The words confidence and assertiveness are often thought to mean the same thing, and are used interchangeably. But the reality is although confidence and assertiveness can be complementary traits; on their own they are very different.
The dictionary definition of the two words does not do much to help establish their differences. Assertiveness is defined as someone who behaves in a confident manner, while confidence is defined as having complete trust in yourself and your own knowledge and skills, or trusting something or someone else completely.
The main division between the two is interaction. Assertiveness can only occur if there is some form of interaction, as you need someone or something to assert yourself toward. However confidence can be in existence without any interaction, as you can have confidence in yourself. When confidence is present during communication it can often come across as being assertiveness.
Self confidence often comes from a feeling of assurance that you are able to complete a task of some form. For example, if you are asked to give a speech on a given subject, and you know that subject well then you know you will be able to give a good and informative speech on it, so you will feel confident. Assertiveness demands interaction of some form as it relies on your being perceived as being assertive by others and cannot exist without that interpretation of your behaviours. You can usually be assertive if you have strong communication skills and self confidence.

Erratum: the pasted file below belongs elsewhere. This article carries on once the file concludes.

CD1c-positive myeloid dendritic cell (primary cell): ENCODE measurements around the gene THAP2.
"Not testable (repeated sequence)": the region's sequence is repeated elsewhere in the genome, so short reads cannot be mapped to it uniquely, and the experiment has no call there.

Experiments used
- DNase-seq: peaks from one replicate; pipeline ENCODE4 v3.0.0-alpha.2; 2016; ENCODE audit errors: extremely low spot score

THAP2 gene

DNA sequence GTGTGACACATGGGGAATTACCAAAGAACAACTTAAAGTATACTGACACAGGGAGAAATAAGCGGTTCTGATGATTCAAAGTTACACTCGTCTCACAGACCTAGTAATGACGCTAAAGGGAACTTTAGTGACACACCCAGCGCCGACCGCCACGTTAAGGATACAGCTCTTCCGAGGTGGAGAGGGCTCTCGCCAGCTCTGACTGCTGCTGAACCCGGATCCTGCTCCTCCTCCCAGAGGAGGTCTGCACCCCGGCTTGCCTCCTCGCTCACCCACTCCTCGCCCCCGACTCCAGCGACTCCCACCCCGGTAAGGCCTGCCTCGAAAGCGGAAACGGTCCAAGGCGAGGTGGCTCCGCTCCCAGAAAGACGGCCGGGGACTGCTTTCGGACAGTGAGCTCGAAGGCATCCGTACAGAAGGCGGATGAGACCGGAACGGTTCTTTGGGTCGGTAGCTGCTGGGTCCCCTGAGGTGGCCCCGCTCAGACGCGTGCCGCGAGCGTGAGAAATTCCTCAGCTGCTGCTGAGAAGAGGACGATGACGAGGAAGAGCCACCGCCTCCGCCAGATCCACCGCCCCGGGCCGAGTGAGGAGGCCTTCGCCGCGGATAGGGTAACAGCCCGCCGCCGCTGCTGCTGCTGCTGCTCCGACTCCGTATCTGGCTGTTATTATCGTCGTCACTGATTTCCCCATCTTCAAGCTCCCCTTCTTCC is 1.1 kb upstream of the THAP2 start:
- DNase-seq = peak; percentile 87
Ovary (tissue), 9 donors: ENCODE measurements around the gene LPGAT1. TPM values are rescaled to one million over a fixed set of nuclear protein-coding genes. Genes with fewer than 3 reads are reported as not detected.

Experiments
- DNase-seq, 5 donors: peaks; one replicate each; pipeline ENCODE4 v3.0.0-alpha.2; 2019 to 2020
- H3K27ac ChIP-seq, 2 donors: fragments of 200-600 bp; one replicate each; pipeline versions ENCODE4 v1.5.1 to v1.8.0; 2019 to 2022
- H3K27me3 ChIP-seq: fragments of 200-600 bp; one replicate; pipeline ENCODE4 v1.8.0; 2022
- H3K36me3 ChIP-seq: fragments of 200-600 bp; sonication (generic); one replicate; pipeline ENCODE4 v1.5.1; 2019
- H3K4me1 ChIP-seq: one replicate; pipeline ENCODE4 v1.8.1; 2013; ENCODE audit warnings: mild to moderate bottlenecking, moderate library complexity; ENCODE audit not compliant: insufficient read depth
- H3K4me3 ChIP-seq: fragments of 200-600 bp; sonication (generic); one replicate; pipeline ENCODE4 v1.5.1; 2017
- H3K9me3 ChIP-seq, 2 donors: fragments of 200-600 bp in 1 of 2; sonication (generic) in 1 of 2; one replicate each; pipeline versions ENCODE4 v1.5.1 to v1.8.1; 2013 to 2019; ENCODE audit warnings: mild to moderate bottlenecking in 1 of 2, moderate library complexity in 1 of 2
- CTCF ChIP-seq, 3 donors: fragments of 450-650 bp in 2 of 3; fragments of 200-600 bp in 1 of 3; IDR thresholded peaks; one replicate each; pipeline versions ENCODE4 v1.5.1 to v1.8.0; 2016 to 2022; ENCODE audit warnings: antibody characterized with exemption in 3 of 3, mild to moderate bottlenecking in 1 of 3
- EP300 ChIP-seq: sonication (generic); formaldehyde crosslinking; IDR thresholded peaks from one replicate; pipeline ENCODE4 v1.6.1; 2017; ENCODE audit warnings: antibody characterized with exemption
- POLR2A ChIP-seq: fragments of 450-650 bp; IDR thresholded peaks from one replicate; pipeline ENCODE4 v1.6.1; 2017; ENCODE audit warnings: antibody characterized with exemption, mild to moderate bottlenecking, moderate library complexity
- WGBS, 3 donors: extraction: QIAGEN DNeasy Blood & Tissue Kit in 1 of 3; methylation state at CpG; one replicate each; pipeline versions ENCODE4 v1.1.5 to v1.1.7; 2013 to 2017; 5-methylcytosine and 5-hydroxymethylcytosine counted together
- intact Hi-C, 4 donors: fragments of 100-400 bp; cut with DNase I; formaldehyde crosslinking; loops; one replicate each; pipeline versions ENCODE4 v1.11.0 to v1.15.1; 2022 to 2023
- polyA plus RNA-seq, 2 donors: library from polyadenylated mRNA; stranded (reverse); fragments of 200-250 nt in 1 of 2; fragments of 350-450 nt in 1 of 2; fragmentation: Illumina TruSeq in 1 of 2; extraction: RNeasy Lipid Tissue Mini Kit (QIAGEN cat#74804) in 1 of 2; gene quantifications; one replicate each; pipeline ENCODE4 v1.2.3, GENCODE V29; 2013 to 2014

It is important to understand the difference between these two traits, as well as how they are linked to each other. Assertiveness can only exist via confidence in a situation where there is communication, and without confidence in your self-worth, the necessary strong body language and behaviours will not come across, and therefore assertiveness will not be portrayed. On the other hand, confidence can exist all on its own, with or without communication, and most
importantly you can be confident and feel self-worth without being assertive.
KEYS: confidence, assertiveness, personal development, self improvement, psychology